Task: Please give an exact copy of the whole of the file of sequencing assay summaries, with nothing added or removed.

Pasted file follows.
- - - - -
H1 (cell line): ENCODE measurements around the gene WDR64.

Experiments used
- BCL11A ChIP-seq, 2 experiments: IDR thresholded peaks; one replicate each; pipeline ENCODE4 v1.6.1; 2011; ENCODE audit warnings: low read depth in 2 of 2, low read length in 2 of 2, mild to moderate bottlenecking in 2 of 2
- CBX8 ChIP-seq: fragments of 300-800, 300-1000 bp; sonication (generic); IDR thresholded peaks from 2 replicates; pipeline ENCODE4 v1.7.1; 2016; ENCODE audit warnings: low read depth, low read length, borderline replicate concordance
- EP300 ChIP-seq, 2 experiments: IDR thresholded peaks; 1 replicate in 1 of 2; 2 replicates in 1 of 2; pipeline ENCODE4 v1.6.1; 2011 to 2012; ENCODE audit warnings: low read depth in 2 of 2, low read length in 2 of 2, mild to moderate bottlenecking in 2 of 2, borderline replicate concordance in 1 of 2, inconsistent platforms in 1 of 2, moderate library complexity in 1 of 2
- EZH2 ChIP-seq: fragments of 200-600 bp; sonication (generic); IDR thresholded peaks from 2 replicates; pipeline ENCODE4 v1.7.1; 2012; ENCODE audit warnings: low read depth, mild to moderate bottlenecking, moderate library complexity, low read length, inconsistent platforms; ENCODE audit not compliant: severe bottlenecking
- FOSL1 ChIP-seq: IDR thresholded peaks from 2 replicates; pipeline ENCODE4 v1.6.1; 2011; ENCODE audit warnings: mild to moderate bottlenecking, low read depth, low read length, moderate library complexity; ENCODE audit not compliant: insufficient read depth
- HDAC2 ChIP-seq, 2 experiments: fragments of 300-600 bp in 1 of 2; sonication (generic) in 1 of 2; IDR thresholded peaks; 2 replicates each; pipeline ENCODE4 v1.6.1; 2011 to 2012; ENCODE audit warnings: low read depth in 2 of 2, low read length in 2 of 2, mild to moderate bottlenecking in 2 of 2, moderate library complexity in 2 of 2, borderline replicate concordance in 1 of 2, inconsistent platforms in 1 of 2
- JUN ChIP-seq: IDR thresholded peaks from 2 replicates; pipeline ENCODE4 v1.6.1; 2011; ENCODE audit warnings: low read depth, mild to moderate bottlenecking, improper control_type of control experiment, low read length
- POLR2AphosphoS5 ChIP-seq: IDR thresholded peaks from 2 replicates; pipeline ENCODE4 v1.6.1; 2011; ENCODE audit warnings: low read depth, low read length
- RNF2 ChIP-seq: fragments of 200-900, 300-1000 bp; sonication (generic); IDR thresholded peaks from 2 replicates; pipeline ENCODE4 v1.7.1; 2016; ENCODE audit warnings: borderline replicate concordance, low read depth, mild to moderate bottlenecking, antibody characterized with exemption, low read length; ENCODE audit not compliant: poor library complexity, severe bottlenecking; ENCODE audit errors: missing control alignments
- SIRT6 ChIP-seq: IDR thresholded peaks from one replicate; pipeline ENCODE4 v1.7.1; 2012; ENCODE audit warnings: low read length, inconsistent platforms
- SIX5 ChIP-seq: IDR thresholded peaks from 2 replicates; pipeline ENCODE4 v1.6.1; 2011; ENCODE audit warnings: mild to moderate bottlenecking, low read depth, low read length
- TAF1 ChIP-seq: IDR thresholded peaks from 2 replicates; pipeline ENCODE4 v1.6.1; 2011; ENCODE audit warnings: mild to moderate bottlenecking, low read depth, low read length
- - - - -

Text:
H1 (cell line): ENCODE measurements around the gene WDR64.

Experiments used
- BCL11A ChIP-seq, 2 experiments: IDR thresholded peaks; one replicate each; pipeline ENCODE4 v1.6.1; 2011; ENCODE audit warnings: low read depth in 2 of 2, low read length in 2 of 2, mild to moderate bottlenecking in 2 of 2
- CBX8 ChIP-seq: fragments of 300-800, 300-1000 bp; sonication (generic); IDR thresholded peaks from 2 replicates; pipeline ENCODE4 v1.7.1; 2016; ENCODE audit warnings: low read depth, low read length, borderline replicate concordance
- EP300 ChIP-seq, 2 experiments: IDR thresholded peaks; 1 replicate in 1 of 2; 2 replicates in 1 of 2; pipeline ENCODE4 v1.6.1; 2011 to 2012; ENCODE audit warnings: low read depth in 2 of 2, low read length in 2 of 2, mild to moderate bottlenecking in 2 of 2, borderline replicate concordance in 1 of 2, inconsistent platforms in 1 of 2, moderate library complexity in 1 of 2
- EZH2 ChIP-seq: fragments of 200-600 bp; sonication (generic); IDR thresholded peaks from 2 replicates; pipeline ENCODE4 v1.7.1; 2012; ENCODE audit warnings: low read depth, mild to moderate bottlenecking, moderate library complexity, low read length, inconsistent platforms; ENCODE audit not compliant: severe bottlenecking
- FOSL1 ChIP-seq: IDR thresholded peaks from 2 replicates; pipeline ENCODE4 v1.6.1; 2011; ENCODE audit warnings: mild to moderate bottlenecking, low read depth, low read length, moderate library complexity; ENCODE audit not compliant: insufficient read depth
- HDAC2 ChIP-seq, 2 experiments: fragments of 300-600 bp in 1 of 2; sonication (generic) in 1 of 2; IDR thresholded peaks; 2 replicates each; pipeline ENCODE4 v1.6.1; 2011 to 2012; ENCODE audit warnings: low read depth in 2 of 2, low read length in 2 of 2, mild to moderate bottlenecking in 2 of 2, moderate library complexity in 2 of 2, borderline replicate concordance in 1 of 2, inconsistent platforms in 1 of 2
- JUN ChIP-seq: IDR thresholded peaks from 2 replicates; pipeline ENCODE4 v1.6.1; 2011; ENCODE audit warnings: low read depth, mild to moderate bottlenecking, improper control_type of control experiment, low read length
- POLR2AphosphoS5 ChIP-seq: IDR thresholded peaks from 2 replicates; pipeline ENCODE4 v1.6.1; 2011; ENCODE audit warnings: low read depth, low read length
- RNF2 ChIP-seq: fragments of 200-900, 300-1000 bp; sonication (generic); IDR thresholded peaks from 2 replicates; pipeline ENCODE4 v1.7.1; 2016; ENCODE audit warnings: borderline replicate concordance, low read depth, mild to moderate bottlenecking, antibody characterized with exemption, low read length; ENCODE audit not compliant: poor library complexity, severe bottlenecking; ENCODE audit errors: missing control alignments
- SIRT6 ChIP-seq: IDR thresholded peaks from one replicate; pipeline ENCODE4 v1.7.1; 2012; ENCODE audit warnings: low read length, inconsistent platforms
- SIX5 ChIP-seq: IDR thresholded peaks from 2 replicates; pipeline ENCODE4 v1.6.1; 2011; ENCODE audit warnings: mild to moderate bottlenecking, low read depth, low read length
- TAF1 ChIP-seq: IDR thresholded peaks from 2 replicates; pipeline ENCODE4 v1.6.1; 2011; ENCODE audit warnings: mild to moderate bottlenecking, low read depth, low read length